• 07Oct

    IPv6 InterfaceIPv6 can cause some problems for applications that are not configured to use IPv6. By default IPv6 is enabled with Windows, disabling it can be tricky because even after you deselect Internet Protocol Version 6 (TCP/IPv6)” in the connection properties of your device it still doesn’t disable all IPv6 components. You can verify this by running ipconfig /all. Therefore to truly disable IPv6 you have to modify the following keys in the registry.

    In the Registry Editor, locate and then click the following registry subkey:


    REG_DWORD: 0xff

    Other value options you might want to consider are:

    0 to re-enable all IPv6 components (Windows default setting).
    0xff to disable all IPv6 components except the IPv6 loopback interface. This value also configures Windows to prefer using IPv4 over IPv6 by changing entries in the prefix policy table. For more information, see Source and destination address selection.
    0x20 to prefer IPv4 over IPv6 by changing entries in the prefix policy table.
    0x10 to disable IPv6 on all non-tunnel interfaces (both LAN and Point-to-Point Protocol [PPP] interfaces).
    0x01 to disable IPv6 on all tunnel interfaces. These include Intra-Site Automatic Tunnel Addressing Protocol (ISATAP), 6to4, and Teredo.
    0x11 to disable all IPv6 interfaces except for the IPv6 loopback interface.

    If you are trying to disable IPv6 completely I would recommend “0xff” because this value also configures windows to prefer IPv4 over IPv6.

    You can apply this setting via Group Policy or via command line:

    To Add:
    PS: New-Item -Type DWord -Path HKLM:\SYSTEM\CurrentControlSet\Services\Tcpip6\Parameters\DisabledComponents -Value “0xff” -Force
    CMD: REG ADD HKEY_LOCAL_MACHINE\SYSTEM\CurrentControlSet\Services\Tcpip6\Parameters /v DisabledComponents /t REG_DWORD /d 0xff /f

    To Verify:
    PS: Test-Path -Path HKLM:\SYSTEM\CurrentControlSet\Services\Tcpip6\Parameters\DisabledComponents
    CMD: REG QUERY HKEY_LOCAL_MACHINE\SYSTEM\CurrentControlSet\Services\Tcpip6\Parameters /v DisabledComponents

    After you’ve applied this key you must reboot the system for it to completely take effect.


    Ref: https://support2.microsoft.com/kb/929852

  • 06Oct

    The profile for the user is a temporary profile

    When installing an application you get this error message “The profile for the user is a temporary profile”. This happens after installing a security update: MS14-049. This update affects the execution process of the Windows Installer. To bypass this, set the following registry key and it will ignore this prompt and continue with the installation.


    REG_DWORD: 1

    You can apply this setting via Group Policy or via command line:

    To Add:
    PS: New-Item -Type DWord -Path HKLM:\SOFTWARE\Policies\Microsoft\Windows\Installer\SecureRepairPolicy -Value “1” -Force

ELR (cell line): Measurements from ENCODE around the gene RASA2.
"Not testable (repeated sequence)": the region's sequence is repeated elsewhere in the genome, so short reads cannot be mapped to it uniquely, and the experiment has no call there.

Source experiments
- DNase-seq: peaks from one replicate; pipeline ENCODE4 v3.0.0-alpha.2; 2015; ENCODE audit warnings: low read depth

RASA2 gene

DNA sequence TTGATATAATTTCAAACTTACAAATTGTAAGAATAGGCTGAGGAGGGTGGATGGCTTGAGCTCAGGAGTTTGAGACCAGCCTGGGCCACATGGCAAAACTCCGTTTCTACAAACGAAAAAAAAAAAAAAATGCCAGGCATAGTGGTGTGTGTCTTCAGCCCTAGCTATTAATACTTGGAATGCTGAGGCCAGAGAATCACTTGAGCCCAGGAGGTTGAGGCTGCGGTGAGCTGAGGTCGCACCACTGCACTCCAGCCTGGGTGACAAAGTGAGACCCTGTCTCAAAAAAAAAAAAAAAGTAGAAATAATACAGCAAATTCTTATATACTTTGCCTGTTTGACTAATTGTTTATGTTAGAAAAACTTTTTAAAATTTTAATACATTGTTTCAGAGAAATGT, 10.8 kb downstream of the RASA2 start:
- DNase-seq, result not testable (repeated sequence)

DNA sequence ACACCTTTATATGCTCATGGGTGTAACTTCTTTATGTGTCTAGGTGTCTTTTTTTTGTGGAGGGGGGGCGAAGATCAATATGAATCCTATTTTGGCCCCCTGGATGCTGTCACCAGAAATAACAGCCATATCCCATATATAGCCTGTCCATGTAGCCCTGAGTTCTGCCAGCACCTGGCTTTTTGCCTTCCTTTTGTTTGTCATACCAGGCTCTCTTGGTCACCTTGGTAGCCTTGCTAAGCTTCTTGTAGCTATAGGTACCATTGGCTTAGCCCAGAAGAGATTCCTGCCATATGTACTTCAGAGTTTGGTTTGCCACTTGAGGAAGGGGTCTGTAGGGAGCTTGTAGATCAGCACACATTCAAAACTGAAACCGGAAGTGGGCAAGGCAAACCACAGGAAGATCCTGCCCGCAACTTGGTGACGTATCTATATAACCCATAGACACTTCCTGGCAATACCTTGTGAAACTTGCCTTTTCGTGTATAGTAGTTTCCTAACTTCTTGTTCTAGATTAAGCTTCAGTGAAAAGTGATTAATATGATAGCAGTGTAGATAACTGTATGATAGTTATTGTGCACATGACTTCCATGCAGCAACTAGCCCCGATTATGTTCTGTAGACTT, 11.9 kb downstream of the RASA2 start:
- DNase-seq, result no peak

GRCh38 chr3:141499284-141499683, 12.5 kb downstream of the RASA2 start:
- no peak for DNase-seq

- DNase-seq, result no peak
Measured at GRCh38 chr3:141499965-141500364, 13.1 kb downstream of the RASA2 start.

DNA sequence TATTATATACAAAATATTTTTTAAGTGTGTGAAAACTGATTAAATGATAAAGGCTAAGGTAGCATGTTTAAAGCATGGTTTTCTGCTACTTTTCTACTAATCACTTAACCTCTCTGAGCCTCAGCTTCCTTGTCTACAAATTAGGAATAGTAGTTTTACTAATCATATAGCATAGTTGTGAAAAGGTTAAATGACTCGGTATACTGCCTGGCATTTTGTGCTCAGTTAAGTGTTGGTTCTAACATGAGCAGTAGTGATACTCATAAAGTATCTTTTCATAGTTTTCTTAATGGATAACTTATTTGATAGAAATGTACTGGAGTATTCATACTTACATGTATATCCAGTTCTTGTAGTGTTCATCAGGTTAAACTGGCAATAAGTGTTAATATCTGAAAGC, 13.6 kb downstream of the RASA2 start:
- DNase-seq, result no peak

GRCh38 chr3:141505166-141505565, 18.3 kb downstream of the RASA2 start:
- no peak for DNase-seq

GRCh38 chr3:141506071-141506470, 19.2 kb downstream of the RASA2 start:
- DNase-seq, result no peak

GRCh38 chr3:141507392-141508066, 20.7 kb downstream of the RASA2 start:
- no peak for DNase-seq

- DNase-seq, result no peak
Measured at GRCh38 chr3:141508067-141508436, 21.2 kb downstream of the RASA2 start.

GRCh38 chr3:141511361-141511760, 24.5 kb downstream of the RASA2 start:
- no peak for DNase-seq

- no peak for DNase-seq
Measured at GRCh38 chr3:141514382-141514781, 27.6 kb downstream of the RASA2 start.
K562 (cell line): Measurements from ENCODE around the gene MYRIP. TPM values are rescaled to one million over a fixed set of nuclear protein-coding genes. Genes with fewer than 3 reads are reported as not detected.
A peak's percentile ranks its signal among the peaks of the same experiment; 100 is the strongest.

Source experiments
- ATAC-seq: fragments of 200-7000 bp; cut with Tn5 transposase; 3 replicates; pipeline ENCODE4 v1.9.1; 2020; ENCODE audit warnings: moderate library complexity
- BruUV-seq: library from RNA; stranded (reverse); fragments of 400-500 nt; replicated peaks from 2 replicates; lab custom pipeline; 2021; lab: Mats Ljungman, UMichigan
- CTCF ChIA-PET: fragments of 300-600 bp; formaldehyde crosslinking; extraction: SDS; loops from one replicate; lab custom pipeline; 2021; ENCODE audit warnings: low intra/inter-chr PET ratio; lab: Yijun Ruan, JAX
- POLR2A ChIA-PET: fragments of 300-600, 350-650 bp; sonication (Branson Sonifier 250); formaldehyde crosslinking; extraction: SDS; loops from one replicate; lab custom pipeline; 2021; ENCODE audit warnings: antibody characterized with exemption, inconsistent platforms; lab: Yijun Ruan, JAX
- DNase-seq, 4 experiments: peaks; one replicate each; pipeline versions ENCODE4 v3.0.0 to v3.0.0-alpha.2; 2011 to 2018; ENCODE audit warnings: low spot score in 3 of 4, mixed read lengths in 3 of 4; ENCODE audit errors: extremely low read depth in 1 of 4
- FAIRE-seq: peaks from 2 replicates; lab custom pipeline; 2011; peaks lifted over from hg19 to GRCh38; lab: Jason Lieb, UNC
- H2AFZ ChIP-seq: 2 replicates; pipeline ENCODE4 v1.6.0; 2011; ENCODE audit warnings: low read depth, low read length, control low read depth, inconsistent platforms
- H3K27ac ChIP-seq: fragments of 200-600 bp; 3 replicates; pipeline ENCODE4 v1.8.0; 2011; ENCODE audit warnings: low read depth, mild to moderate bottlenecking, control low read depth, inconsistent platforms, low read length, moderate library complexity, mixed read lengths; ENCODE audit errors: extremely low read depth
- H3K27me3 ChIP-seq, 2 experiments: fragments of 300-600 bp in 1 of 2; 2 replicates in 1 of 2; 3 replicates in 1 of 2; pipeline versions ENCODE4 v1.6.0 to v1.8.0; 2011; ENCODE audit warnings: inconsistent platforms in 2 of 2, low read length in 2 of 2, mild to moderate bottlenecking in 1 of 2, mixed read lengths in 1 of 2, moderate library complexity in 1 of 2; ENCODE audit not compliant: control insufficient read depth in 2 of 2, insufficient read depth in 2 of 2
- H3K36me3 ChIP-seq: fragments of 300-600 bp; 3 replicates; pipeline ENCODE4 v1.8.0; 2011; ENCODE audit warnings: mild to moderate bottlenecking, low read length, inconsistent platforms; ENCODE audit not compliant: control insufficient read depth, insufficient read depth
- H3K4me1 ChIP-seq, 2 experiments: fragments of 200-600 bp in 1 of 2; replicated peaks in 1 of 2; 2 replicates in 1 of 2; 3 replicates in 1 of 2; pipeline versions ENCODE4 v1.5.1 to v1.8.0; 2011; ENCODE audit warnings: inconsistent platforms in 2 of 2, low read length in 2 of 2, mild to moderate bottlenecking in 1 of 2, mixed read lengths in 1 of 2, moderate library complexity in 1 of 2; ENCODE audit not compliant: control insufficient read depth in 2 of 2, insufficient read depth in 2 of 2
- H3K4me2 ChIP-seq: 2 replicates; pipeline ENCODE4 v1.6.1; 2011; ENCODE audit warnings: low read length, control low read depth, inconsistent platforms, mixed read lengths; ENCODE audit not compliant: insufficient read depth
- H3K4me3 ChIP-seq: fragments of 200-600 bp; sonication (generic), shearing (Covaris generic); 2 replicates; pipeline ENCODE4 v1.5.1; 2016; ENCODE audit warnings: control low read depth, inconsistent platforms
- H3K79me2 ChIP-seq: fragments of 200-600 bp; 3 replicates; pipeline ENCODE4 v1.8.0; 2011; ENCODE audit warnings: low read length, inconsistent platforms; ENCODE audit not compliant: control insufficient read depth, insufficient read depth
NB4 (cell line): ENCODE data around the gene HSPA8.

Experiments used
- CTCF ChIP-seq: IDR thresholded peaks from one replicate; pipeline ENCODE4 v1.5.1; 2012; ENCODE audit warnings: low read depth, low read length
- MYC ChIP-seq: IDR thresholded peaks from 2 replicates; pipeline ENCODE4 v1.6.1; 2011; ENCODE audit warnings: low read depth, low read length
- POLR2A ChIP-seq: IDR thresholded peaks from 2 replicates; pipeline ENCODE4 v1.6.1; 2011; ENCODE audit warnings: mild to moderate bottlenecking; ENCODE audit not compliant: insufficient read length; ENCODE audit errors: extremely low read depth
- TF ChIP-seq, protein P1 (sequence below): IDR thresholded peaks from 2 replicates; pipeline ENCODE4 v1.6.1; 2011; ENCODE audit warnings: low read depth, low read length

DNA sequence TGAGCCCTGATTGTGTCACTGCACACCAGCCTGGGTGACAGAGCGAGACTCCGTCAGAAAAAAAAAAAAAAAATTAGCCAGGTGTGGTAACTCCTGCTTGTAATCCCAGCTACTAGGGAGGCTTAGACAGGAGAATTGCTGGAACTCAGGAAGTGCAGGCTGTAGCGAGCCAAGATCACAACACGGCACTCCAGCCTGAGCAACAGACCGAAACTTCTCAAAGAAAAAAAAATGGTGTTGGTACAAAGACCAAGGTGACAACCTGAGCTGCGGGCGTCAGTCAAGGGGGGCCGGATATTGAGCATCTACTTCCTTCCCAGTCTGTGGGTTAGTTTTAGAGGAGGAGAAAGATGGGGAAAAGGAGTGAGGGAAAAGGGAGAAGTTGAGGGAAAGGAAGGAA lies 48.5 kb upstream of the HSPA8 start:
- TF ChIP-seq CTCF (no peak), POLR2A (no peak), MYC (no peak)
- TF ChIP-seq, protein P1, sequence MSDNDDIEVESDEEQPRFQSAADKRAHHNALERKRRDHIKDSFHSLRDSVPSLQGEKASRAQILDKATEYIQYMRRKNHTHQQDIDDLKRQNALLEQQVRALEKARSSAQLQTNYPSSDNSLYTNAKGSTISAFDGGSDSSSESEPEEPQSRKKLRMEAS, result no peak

CMD: REG ADD HKEY_LOCAL_MACHINE\SOFTWARE\Policies\Microsoft\Windows\Installer /v SecureRepairPolicy /t REG_DWORD /d 1 /f

    To Verify:
    PS: Test-Path -Path HKLM:\SOFTWARE\Policies\Microsoft\Windows\Installer\SecureRepairPolicy
    CMD: REG QUERY HKEY_LOCAL_MACHINE\SOFTWARE\Policies\Microsoft\Windows\Installer /v SecureRepairPolicy

    Another option is that you can add the software GUID’s to a whitelist reference is listed below.
    Ref: https://support2.microsoft.com/kb/2918614

  • 17Jul

    From the powershell command line run:

    Start-Process powershell -Verb runAs

    Hit “Yes” and you’re in!

    -Harry Caskey

    Tags: ,

  • 20Jun

    I ran into an issue where after deploying an image with SCCM 2012 R2 the client would not pickup the PKI certificate.  If you are not receiving packages from your server this could be why.  To resolve this you have to modify the “ProvisioningMode” registry key and clear the value in “SystemTaskExcludes” registry key.  To simply this and make sure this is working on all clients I would recommend pushing this registry setting out through group policy.



    ProvisioningMode = True

    SystemTaskExcludes = [null]



  • 07Mar

    I came across an instance where I needed to upgrade a Windows 7 image to Windows 8.1 and then capture that image for deployment with System Center Configuration Manager 2012 R2. I found out shortly after starting this task that when you upgrade an operating system you can no longer run SysPrep. So I started looking around and modifying registry keys and running commands.


    Below is the method that I found to work perfectly.

    Remove this KEY from the Registry:

    Remove this REG_DWORD from the Registry:

    Set this REG_DWORD from the Registry:
    Computer\HKEY_LOCAL_MACHINE\SYSTEM\Setup\Status\SysprepStatus\CleanupState [Set Hexadecimal Value: 7]

    Run this command as Administrator:
    slmgr /dli

    After your operating system is activated re-run SysPrep and it will work!

    – Harry Caskey

    Tags: , , , ,

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